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Listening to Improvised Music
231
Zazie, for example, preferred that her field recordings remained recognisable to her
audience,17 and Andrea Neumann occasionally performed in a project, in which:
We do this movie, and we make a little bit fun about this - we were pretending
to be women from the 30s who listen with two-metre-long hearing aids to
the nature. [...] Then we pretend to sound like water, or like the tree, or
like herbs, or like the sky.
However, despite its scarcity among practitioners, this mode of listening was more
common, and often the first point of reference, among (non-expert) listeners, and there
was not one musician I interviewed who hadn’t experienced an audience member coming
to them after a performance with tales of a ‘film’, visual analogy or narrative that they
had imagined during the concert.
Whilst this was, of course, quite acceptable for musicians who encouraged an ‘open’
interpretation of their work, even for these performers such imagery was rarely their
intention, and, as Matthias Müller explained:
I don’t hear things like this. I don’t hear raindrops when you play [makes
popping air sounds noises]. [...] Sometimes people come after concerts and
say “Oh yeah, when you played this... I really saw a wood... I saw a forest
in front of me and the winds coming through the trees”, and... I accept it...
they take something. But I don’t think about it at all really, and I never,
when I’m listening to someone... think about things like this.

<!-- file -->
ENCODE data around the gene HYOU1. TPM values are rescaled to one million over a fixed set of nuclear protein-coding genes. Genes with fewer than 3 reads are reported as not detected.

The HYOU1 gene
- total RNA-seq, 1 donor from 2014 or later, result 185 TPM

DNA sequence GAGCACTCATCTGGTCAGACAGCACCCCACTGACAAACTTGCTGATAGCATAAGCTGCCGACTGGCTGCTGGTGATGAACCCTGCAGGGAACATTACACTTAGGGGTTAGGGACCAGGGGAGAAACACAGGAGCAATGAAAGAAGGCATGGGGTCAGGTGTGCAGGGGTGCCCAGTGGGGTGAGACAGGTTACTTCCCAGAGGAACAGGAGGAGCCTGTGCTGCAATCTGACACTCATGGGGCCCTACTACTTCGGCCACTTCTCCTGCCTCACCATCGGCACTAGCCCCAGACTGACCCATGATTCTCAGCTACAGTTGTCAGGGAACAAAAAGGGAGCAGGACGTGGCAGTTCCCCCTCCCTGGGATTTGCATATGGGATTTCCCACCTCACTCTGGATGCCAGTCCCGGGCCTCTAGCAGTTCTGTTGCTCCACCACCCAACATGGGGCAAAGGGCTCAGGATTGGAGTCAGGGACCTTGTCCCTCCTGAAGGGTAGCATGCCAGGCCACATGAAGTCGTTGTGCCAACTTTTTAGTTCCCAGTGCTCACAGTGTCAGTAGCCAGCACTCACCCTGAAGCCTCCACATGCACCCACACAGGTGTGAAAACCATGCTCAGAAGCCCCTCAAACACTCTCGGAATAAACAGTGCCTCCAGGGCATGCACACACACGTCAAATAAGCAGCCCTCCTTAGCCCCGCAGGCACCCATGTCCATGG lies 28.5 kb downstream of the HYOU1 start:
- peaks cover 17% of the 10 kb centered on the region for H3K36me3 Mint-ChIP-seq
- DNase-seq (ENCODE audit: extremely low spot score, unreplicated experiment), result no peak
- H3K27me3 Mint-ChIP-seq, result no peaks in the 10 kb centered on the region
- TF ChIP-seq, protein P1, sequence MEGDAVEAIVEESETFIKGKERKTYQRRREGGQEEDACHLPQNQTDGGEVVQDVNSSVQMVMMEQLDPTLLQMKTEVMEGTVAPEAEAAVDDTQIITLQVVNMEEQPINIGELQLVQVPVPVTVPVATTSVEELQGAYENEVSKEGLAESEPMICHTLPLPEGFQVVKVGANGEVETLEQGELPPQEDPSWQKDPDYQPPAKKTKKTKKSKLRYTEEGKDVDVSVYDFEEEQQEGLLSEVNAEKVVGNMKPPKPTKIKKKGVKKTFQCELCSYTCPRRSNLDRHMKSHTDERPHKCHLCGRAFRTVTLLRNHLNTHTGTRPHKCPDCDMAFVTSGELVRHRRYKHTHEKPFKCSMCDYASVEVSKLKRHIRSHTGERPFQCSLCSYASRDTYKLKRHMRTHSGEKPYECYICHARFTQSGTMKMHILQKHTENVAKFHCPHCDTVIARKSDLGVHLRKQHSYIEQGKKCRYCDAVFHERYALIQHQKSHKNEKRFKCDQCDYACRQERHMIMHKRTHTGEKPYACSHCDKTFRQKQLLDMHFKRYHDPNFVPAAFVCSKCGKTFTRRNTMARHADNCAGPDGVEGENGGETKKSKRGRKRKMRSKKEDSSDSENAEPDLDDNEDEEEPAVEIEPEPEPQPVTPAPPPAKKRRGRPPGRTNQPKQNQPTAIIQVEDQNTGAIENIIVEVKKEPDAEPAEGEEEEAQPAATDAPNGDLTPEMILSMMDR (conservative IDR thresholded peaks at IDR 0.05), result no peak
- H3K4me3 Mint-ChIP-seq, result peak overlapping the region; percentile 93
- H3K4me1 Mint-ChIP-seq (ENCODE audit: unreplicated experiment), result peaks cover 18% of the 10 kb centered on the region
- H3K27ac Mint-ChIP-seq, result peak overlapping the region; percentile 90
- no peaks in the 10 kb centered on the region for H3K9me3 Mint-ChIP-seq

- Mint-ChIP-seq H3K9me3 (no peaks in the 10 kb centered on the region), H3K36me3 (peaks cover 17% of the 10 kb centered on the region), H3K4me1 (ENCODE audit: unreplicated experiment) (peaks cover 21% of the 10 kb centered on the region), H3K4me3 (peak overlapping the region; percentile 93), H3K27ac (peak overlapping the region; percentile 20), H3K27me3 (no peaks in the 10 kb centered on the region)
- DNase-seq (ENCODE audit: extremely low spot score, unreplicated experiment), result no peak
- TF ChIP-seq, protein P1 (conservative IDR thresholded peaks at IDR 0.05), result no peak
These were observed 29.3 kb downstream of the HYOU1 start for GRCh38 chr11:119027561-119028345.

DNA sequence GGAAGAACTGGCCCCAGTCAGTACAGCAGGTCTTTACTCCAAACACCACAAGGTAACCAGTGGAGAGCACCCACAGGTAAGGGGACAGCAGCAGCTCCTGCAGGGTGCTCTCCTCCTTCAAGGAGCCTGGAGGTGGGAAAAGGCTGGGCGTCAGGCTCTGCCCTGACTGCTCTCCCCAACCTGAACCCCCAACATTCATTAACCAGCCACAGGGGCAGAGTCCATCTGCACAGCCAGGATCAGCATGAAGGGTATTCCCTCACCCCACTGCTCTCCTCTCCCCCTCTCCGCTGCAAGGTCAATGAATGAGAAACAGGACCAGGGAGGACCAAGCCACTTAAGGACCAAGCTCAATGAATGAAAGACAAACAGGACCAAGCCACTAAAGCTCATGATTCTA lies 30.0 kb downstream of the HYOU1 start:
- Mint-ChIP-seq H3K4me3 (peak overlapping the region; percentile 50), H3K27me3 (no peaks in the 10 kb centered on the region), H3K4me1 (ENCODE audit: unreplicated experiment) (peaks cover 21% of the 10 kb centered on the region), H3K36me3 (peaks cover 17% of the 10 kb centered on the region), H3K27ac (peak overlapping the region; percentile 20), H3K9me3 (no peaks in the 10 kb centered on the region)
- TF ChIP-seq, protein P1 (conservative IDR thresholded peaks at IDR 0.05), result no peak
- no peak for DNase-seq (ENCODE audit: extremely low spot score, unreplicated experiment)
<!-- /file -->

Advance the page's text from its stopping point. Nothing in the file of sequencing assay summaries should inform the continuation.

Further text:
Instead, Müller asserted that, for him, “Sound is Sound”, and implied that such musical
materials should be heard free of any association, somewhat in the manner of John
Cage. Cage, as in the 1960s, was important to today’s improvisers on two main levels:
in accepting any sound as musical material and proposing that these sounds (if not
all sounds) should be heard and appreciated free of their everyday context, source
and meaning.18 And, as Andrea Neumann explained, aside from the film project
above:
I’m definitely influenced by Cage’s philosophy - especially that any sound is
an interesting thing to listen to, [and] that [there’s] not ‘Music’... and that
the other things are just noises... but that everything can be included and
can be an interesting thing.
And Klaus Kürvers described how:
Our ear is only trained to recognise what it knows, and the main role of our
ears is to shut out disturbing sounds and to focus instead on what one wants
to hear. I always say that there’s a secretary in the ear who says “No, we’re
17
18
See p. 174.
See p. 42, and footnote, p. 70.
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